Today, let's think about rotation. The University
of Houston's College of Engineering presents this
series about the machines that make our
civilization run, and the people whose ingenuity
For years, Jearl Walker was
one of my science heroes. He wrote the column
called The Amateur Scientist in
Scientific American. Every month he
described another experiment we could run or
apparatus we could build. I was enormously proud
the two times he used experiments I'd submitted to
Now I've found Walker's book, Roundabout.
It's a set of articles about rotation, and it opens
up an amazing world. He writes about tops,
boomerangs, and frisbees. He explains how the
dimples on golf balls reduce their air drag and how
a top can stand at a gravity-defying angle. He
shows how the complexity of billiards changes from
two dimensions to three when you play racquetball
-- how both games depend on players putting spin on
Others have done those subjects, and Walker isn't
one to kick a dead horse. He adds to the story.
Instead of treating the old problem of pitching a
curve ball, he breaks new ground. He talks about
ballet, karate, amusement park rides, and spinning
Rotational motion is fraught with subtle traps.
Bodies rotate because they possess angular momentum
-- inertial motion that isn't easily stopped. The
fun begins when you see how momentum is conserved.
A spinning racquetball carries two kinds of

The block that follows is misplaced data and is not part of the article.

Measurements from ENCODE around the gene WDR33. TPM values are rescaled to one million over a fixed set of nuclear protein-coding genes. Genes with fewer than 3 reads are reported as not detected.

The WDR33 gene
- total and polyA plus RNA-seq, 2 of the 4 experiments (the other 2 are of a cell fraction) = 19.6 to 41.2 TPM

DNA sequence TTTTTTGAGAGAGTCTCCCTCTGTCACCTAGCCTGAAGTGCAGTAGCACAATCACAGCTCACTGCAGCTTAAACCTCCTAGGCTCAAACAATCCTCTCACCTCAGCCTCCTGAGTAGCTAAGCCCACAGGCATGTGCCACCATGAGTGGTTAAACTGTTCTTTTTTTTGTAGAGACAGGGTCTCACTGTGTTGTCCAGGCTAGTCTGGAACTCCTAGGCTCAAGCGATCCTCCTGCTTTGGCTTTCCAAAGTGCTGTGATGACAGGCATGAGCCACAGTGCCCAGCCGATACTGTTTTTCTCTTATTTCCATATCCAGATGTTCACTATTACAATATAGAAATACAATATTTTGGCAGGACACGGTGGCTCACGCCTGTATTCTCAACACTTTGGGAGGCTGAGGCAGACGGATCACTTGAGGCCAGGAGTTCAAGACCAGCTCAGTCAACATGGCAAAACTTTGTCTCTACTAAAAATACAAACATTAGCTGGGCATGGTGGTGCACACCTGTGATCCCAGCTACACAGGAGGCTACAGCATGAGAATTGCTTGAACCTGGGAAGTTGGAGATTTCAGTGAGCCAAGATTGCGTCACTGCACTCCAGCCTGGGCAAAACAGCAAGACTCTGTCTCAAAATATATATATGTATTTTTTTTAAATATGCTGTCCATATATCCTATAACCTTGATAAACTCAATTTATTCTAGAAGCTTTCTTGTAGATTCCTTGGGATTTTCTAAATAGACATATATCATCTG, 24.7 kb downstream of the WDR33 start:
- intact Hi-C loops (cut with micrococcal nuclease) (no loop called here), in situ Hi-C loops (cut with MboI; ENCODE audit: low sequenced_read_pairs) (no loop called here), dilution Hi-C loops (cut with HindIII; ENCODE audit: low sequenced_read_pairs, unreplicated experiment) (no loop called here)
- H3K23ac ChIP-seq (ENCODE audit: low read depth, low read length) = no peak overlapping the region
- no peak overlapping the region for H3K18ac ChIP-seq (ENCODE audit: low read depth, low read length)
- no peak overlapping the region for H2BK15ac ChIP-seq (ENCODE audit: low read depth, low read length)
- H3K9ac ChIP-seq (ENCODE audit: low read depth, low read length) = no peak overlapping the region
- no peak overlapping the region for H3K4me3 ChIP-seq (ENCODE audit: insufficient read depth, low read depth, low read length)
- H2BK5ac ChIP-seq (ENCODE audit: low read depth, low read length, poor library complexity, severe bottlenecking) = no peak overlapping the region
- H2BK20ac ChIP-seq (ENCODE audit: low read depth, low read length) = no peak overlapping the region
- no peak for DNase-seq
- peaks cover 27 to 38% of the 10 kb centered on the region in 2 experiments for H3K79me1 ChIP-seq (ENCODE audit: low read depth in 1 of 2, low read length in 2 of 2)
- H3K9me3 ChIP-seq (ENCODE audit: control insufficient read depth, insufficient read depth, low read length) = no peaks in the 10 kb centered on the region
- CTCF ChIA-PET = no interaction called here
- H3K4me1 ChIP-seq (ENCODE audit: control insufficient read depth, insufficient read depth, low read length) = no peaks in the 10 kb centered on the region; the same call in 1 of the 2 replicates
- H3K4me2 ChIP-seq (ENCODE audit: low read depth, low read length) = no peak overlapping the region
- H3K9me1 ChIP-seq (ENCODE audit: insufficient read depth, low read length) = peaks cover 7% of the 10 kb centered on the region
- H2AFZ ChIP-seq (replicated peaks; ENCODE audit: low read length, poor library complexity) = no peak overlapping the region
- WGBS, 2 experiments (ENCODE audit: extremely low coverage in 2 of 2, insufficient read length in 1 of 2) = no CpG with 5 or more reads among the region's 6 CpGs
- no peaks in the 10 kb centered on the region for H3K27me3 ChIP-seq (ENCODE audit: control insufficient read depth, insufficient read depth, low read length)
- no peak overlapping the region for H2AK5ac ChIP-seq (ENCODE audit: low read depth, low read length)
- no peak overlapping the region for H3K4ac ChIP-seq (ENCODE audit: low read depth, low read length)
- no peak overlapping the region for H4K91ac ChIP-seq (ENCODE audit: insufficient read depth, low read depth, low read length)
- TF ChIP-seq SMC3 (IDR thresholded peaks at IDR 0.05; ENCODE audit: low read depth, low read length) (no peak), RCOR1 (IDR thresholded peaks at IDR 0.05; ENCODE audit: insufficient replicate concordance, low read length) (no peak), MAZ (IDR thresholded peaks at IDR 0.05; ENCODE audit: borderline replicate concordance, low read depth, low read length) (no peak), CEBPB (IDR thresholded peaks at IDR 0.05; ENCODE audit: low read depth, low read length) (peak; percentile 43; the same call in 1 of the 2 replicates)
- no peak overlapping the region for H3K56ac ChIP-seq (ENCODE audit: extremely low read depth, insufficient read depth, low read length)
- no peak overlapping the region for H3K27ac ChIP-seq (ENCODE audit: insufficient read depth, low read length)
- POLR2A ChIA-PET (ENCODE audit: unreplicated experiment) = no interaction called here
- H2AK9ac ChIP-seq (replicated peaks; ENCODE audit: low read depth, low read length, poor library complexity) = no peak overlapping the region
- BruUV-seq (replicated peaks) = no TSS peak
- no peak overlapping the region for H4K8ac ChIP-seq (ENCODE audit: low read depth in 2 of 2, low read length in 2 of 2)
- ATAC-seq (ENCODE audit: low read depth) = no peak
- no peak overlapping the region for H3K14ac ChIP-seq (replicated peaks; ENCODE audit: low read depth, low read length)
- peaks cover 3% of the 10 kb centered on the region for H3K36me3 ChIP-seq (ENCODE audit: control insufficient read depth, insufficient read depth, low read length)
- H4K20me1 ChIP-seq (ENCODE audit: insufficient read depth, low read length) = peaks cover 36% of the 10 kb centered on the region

inertia, forward motion and rotation. When it hits
a wall, those inertias re-distribute, and odd
things happen. The ball may nearly stop short while
it picks up a lot of spin. We've all watched
spinning coins convert their motion from a clean
straight-up rotation to increasingly wobbly motion
in the tortuous process of falling down.
Walker shows how ballet movements create optical
illusions. In a well-executed grand
jeté the dancer does a running jump.
Then she seems to hover in midleap. The trick is to
lift her arms as she rises. That lowers her center
of gravity at the top. As she comes down she lowers
her arms to compensate for her falling center of
gravity. So she appears to move in a straight line
(like an airplane) instead of in a parabola (like a
baseball.) Walker deconstructs ballet into a dozen
such strategies for managing momentum.
The game changes in an amusement park ride. We are
now part of the motion instead of outside
observers. Now we experience what the coin or the
racquetball does. Those rides shift our reality by
expanding upon the one simple force of gravity
we're used to. They rob us of our normal up and
down. If we turn our head during rotation, we bring
virtual forces to bear on our inner ear, and they
overturn a lifetime's logic of forces and
In 1687 Newton boiled all this down into three
simple laws of motion. Jearl Walker's wonderful
book gives an inkling of the universe contained in
that core of simplicity. He reminds us just why
elementary physics is such a wondrous, never-ending
source of uncanny behavior -- just why the world is
as interesting as it is.
I'm John Lienhard, at the University of Houston,
where we're interested in the way inventive minds